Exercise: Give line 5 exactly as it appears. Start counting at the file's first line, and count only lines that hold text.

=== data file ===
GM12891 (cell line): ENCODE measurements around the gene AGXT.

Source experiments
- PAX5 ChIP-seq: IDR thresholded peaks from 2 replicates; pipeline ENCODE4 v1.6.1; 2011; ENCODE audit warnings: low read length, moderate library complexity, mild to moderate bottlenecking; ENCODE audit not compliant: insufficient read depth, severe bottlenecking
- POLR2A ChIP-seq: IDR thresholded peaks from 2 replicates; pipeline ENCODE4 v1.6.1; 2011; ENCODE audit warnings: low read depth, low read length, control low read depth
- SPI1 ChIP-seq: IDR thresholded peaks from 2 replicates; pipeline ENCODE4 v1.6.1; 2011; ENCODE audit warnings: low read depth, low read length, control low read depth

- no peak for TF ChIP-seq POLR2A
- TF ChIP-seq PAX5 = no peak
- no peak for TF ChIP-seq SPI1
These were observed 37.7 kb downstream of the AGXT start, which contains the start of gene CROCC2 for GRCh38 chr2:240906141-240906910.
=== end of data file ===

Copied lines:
- SPI1 ChIP-seq: IDR thresholded peaks from 2 replicates; pipeline ENCODE4 v1.6.1; 2011; ENCODE audit warnings: low read depth, low read length, control low read depth